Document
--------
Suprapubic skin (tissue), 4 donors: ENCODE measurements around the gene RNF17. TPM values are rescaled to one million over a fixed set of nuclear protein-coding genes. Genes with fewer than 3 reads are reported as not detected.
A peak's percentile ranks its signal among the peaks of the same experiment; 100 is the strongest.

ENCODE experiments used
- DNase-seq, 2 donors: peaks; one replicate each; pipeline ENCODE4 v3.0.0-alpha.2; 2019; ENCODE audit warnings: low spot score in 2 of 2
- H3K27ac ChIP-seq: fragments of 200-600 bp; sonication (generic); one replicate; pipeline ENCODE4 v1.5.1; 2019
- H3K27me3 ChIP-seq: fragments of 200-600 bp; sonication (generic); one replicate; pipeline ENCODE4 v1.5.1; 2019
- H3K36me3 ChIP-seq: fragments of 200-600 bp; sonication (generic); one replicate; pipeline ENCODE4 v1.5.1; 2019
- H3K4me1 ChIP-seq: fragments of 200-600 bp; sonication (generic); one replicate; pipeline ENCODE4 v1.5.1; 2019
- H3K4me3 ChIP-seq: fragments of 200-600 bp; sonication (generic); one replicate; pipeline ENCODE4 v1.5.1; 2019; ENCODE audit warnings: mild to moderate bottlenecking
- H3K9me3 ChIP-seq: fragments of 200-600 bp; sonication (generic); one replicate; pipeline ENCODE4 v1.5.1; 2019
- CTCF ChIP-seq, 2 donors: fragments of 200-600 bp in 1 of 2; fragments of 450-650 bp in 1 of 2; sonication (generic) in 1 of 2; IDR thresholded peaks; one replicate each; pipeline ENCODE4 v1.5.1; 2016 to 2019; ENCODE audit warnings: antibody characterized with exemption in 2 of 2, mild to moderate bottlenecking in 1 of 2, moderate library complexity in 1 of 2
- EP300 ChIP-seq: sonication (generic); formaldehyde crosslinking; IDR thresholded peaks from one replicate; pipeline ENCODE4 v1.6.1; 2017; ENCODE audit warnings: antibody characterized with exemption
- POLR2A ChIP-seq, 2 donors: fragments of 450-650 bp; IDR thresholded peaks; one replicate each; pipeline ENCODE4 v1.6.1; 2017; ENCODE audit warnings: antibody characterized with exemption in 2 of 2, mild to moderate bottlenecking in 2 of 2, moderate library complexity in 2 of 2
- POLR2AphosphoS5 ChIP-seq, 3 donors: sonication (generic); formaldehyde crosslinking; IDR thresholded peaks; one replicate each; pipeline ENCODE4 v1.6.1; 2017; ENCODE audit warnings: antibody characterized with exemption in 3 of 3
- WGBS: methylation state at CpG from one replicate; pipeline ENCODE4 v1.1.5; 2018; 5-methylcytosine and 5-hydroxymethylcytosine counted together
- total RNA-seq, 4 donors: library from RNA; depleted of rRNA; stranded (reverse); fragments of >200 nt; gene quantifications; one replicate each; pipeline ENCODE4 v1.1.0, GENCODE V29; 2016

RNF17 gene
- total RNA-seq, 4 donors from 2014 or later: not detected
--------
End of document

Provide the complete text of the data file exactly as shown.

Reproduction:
Suprapubic skin (tissue), 4 donors: ENCODE measurements around the gene RNF17. TPM values are rescaled to one million over a fixed set of nuclear protein-coding genes. Genes with fewer than 3 reads are reported as not detected.
A peak's percentile ranks its signal among the peaks of the same experiment; 100 is the strongest.

ENCODE experiments used
- DNase-seq, 2 donors: peaks; one replicate each; pipeline ENCODE4 v3.0.0-alpha.2; 2019; ENCODE audit warnings: low spot score in 2 of 2
- H3K27ac ChIP-seq: fragments of 200-600 bp; sonication (generic); one replicate; pipeline ENCODE4 v1.5.1; 2019
- H3K27me3 ChIP-seq: fragments of 200-600 bp; sonication (generic); one replicate; pipeline ENCODE4 v1.5.1; 2019
- H3K36me3 ChIP-seq: fragments of 200-600 bp; sonication (generic); one replicate; pipeline ENCODE4 v1.5.1; 2019
- H3K4me1 ChIP-seq: fragments of 200-600 bp; sonication (generic); one replicate; pipeline ENCODE4 v1.5.1; 2019
- H3K4me3 ChIP-seq: fragments of 200-600 bp; sonication (generic); one replicate; pipeline ENCODE4 v1.5.1; 2019; ENCODE audit warnings: mild to moderate bottlenecking
- H3K9me3 ChIP-seq: fragments of 200-600 bp; sonication (generic); one replicate; pipeline ENCODE4 v1.5.1; 2019
- CTCF ChIP-seq, 2 donors: fragments of 200-600 bp in 1 of 2; fragments of 450-650 bp in 1 of 2; sonication (generic) in 1 of 2; IDR thresholded peaks; one replicate each; pipeline ENCODE4 v1.5.1; 2016 to 2019; ENCODE audit warnings: antibody characterized with exemption in 2 of 2, mild to moderate bottlenecking in 1 of 2, moderate library complexity in 1 of 2
- EP300 ChIP-seq: sonication (generic); formaldehyde crosslinking; IDR thresholded peaks from one replicate; pipeline ENCODE4 v1.6.1; 2017; ENCODE audit warnings: antibody characterized with exemption
- POLR2A ChIP-seq, 2 donors: fragments of 450-650 bp; IDR thresholded peaks; one replicate each; pipeline ENCODE4 v1.6.1; 2017; ENCODE audit warnings: antibody characterized with exemption in 2 of 2, mild to moderate bottlenecking in 2 of 2, moderate library complexity in 2 of 2
- POLR2AphosphoS5 ChIP-seq, 3 donors: sonication (generic); formaldehyde crosslinking; IDR thresholded peaks; one replicate each; pipeline ENCODE4 v1.6.1; 2017; ENCODE audit warnings: antibody characterized with exemption in 3 of 3
- WGBS: methylation state at CpG from one replicate; pipeline ENCODE4 v1.1.5; 2018; 5-methylcytosine and 5-hydroxymethylcytosine counted together
- total RNA-seq, 4 donors: library from RNA; depleted of rRNA; stranded (reverse); fragments of >200 nt; gene quantifications; one replicate each; pipeline ENCODE4 v1.1.0, GENCODE V29; 2016

RNF17 gene
- total RNA-seq, 4 donors from 2014 or later: not detected